But there was a reasonable expectation that another significant item would be postponed – the council’s final action on a proposed revision to the city ordinance governing the Ann Arbor Downtown Development Authority. It was during the often acrimonious debate on that decision that the council ultimately opted to postpone all of its remaining action items until May 6.

The acrimony stemmed in part from the fact that the stated intention of Stephen Kunselman (Ward 3) at the start of the meeting was to postpone a final decision – and that was the expected outcome. The fact that this expected outcome was called into question heightened the tension in an already emotional debate. The tension was heightened by the fact that deviation from the anticipated postponement was made possible mainly by the absence of two councilmembers – Marcia Higgins (Ward 4) and Sumi Kailasapathy (Ward 1).

By the time the council reached the DDA ordinance on its agenda, the hour was approaching 2 a.m. And by then Higgins and Kailasapathy had needed to leave the council meeting. Both of them had supported the ordinance changes in the 7-3 vote taken at the council’s April 1, 2013 meeting. But for the final reading on April 15, neither of them were at the table when the debate on the DDA ordinance began.

Kailasapathy described herself to The Chronicle as on the verge of physical exhaustion when she left – having had little sleep over the several days leading up to the meeting. She earns her livelihood as a certified public accountant, and tax season is a time of peak workload.

So apparently recognizing that the absence of Kailasapathy and Higgins would mean defeat for the ordinance change – if it were voted up or down, instead of being postponed – mayor John Hieftje led an effort to force an up-or-down vote on the issue. And councilmembers who were willing to put off the issue were not unified in their view about the parliamentary procedure to use to achieve that delay. So the council voted on two different options – postponing until a date certain (June 17) or tabling the issue. Sabra Briere (Ward 1) provided a crucial vote against postponement, but voted in favor of tabling.

Kunselman argued for the postponement by pointing out that because the sequence of the roll-call vote that evening allowed him to vote last, he could simply assess how the tally stood, and vote accordingly with the prevailing side. That would give him the right to bring back the vote for reconsideration at the council’s subsequent meeting. But Kunselman’s argument was not persuasive to a six-vote majority.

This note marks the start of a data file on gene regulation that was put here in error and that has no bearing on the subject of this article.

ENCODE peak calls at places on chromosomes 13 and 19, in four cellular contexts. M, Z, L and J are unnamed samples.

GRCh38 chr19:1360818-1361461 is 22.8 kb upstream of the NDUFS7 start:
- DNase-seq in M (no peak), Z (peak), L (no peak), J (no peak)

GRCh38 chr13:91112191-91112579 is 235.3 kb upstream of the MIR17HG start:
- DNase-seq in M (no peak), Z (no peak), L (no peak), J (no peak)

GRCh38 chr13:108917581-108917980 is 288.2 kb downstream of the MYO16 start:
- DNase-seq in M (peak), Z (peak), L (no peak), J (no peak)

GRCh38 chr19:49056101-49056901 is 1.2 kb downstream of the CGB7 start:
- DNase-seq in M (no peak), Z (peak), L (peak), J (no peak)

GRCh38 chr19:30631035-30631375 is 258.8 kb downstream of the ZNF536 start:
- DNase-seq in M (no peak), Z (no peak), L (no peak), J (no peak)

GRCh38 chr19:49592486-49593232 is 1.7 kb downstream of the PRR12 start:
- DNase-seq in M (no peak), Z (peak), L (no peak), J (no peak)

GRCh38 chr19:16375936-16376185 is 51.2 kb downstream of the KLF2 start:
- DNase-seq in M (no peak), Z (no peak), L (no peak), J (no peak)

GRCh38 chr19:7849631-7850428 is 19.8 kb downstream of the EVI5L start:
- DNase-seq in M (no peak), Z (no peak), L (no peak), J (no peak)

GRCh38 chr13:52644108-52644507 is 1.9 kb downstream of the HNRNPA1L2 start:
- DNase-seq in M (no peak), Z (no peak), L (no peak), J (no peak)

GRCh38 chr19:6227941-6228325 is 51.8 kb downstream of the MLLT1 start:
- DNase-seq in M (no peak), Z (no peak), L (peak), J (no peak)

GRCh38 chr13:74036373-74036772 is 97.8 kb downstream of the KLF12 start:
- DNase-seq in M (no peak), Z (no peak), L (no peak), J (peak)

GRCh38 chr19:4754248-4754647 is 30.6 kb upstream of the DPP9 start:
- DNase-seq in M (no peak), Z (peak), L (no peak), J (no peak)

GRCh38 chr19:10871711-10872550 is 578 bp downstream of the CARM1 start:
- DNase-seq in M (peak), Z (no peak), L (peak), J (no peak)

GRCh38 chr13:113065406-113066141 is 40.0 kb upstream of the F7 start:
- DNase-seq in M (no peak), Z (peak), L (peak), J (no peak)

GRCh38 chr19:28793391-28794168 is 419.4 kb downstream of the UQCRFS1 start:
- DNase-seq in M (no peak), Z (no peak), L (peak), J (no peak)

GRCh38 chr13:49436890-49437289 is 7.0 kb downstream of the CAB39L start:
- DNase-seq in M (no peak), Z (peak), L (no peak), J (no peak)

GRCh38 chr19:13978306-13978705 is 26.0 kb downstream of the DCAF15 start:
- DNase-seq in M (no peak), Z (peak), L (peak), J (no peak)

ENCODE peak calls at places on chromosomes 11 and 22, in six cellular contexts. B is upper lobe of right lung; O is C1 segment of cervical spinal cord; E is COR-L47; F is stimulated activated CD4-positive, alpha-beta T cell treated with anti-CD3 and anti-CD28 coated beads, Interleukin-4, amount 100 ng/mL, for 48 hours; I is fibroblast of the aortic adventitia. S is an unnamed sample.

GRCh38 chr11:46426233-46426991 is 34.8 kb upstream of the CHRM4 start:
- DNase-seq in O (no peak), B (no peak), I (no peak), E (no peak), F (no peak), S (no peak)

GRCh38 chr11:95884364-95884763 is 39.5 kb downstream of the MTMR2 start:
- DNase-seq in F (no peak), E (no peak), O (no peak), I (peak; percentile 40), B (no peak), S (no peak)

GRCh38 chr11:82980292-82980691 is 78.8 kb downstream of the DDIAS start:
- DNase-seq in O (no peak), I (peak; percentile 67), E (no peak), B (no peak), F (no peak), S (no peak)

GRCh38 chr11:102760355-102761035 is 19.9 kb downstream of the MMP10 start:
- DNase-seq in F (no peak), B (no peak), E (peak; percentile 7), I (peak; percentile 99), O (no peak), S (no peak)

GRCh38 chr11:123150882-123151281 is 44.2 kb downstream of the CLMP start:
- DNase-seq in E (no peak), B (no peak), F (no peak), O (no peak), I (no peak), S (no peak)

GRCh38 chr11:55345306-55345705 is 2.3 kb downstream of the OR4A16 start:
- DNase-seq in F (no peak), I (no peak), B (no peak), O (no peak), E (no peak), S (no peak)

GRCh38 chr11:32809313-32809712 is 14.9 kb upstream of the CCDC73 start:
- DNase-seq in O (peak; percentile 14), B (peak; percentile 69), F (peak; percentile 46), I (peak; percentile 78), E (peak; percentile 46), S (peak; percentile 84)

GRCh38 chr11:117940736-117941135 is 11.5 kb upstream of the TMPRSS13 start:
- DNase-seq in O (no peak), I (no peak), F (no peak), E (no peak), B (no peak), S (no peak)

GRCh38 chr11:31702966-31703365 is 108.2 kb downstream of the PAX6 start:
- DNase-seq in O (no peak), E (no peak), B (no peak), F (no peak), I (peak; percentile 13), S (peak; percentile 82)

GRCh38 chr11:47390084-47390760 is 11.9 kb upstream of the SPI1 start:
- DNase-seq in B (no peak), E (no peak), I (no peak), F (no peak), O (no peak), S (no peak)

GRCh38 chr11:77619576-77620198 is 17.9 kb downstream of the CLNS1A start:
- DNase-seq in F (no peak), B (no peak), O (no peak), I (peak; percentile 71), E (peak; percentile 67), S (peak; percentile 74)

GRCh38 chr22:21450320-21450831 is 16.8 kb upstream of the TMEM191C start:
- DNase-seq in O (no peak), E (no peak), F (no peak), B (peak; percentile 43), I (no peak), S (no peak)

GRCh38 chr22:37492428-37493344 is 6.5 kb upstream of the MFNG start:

Without a six-vote majority in favor of either tabling or postponing, the council was left to deliberate on the actual ordinance amendments. As some attempted amendments failed – clearly due to the dynamic that had resulted from the absence of two councilmembers – Chuck Warpehoski (Ward 5) eventually proposed adjourning the meeting until the following Monday, when the meeting could continue. However, after a brief recess it was decided that the council would simply postpone all remaining voting items until its May 6 meeting, and put an end to the April 15 meeting.

After approving the motion to postpone the action items, councilmembers ticked through the remaining “housekeeping” items on the agenda, which largely included various reports and communications. Of those, one highlight worth noting was the nomination by Hieftje of Eric Mahler to replace David Nacht on the board of the Ann Arbor Transportation Authority.

The public commentary at the April 15 meeting exceeds The Chronicle’s capacity to report in its customary way. Still, some accounting of the meeting is important for the archives.

This report provides: (1) a summary of votes taken; and (2) a summary of actions that will now appear on the May 6 agenda as a result of the April 15 postponement. In addition, this report begins with details of the deliberations on the proposed DDA ordinance revisions. [Full Story]

Column: A TIF with A2Y Chamber

At its April 15, 2013 meeting, the Ann Arbor city council likely will take a final vote on changes to the local ordinance governing the Ann Arbor Downtown Development Authority. On April 1, by a 7-3 vote, the council gave initial approval to the changes.

A2Y Chamber Member Directory

Cover of the A2Y Chamber member directory. The Ann Arbor Chronicle is among the members listed.

In the interim, the city council has undoubtedly received communications lobbying for and against these changes. Among those communications was a letter sent on April 12 – with signatures from representatives of eight different entities that have significant specific interests in downtown Ann Arbor: “We write to oppose the proposed ordinance amendment … [P]aramount is the proposed change to the current ordinance procedure for calculating potential rebates of higher than anticipated TIF revenues back to taxing units …”

One of the eight signatories is unique – for two reasons.